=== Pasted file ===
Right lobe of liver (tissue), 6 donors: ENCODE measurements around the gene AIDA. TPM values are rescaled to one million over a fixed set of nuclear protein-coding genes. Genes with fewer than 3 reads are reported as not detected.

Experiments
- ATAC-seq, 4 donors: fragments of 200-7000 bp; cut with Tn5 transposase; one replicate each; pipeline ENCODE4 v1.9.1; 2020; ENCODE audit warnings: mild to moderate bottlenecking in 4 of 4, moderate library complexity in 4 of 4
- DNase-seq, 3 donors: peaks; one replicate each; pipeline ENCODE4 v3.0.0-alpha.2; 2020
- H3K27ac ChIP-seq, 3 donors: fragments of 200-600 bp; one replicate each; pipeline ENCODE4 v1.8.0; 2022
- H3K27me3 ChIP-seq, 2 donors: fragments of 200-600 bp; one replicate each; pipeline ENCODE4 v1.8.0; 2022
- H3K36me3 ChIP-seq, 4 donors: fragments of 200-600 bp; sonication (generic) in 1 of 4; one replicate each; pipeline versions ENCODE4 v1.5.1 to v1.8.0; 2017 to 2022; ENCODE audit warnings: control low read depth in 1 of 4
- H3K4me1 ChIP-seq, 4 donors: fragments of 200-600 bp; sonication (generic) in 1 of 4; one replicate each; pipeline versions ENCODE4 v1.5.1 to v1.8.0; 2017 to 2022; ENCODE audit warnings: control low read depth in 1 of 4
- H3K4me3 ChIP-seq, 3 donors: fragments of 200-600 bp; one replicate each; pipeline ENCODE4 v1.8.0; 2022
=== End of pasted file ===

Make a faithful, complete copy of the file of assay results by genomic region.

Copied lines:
Right lobe of liver (tissue), 6 donors: ENCODE measurements around the gene AIDA. TPM values are rescaled to one million over a fixed set of nuclear protein-coding genes. Genes with fewer than 3 reads are reported as not detected.

Experiments
- ATAC-seq, 4 donors: fragments of 200-7000 bp; cut with Tn5 transposase; one replicate each; pipeline ENCODE4 v1.9.1; 2020; ENCODE audit warnings: mild to moderate bottlenecking in 4 of 4, moderate library complexity in 4 of 4
- DNase-seq, 3 donors: peaks; one replicate each; pipeline ENCODE4 v3.0.0-alpha.2; 2020
- H3K27ac ChIP-seq, 3 donors: fragments of 200-600 bp; one replicate each; pipeline ENCODE4 v1.8.0; 2022
- H3K27me3 ChIP-seq, 2 donors: fragments of 200-600 bp; one replicate each; pipeline ENCODE4 v1.8.0; 2022
- H3K36me3 ChIP-seq, 4 donors: fragments of 200-600 bp; sonication (generic) in 1 of 4; one replicate each; pipeline versions ENCODE4 v1.5.1 to v1.8.0; 2017 to 2022; ENCODE audit warnings: control low read depth in 1 of 4
- H3K4me1 ChIP-seq, 4 donors: fragments of 200-600 bp; sonication (generic) in 1 of 4; one replicate each; pipeline versions ENCODE4 v1.5.1 to v1.8.0; 2017 to 2022; ENCODE audit warnings: control low read depth in 1 of 4
- H3K4me3 ChIP-seq, 3 donors: fragments of 200-600 bp; one replicate each; pipeline ENCODE4 v1.8.0; 2022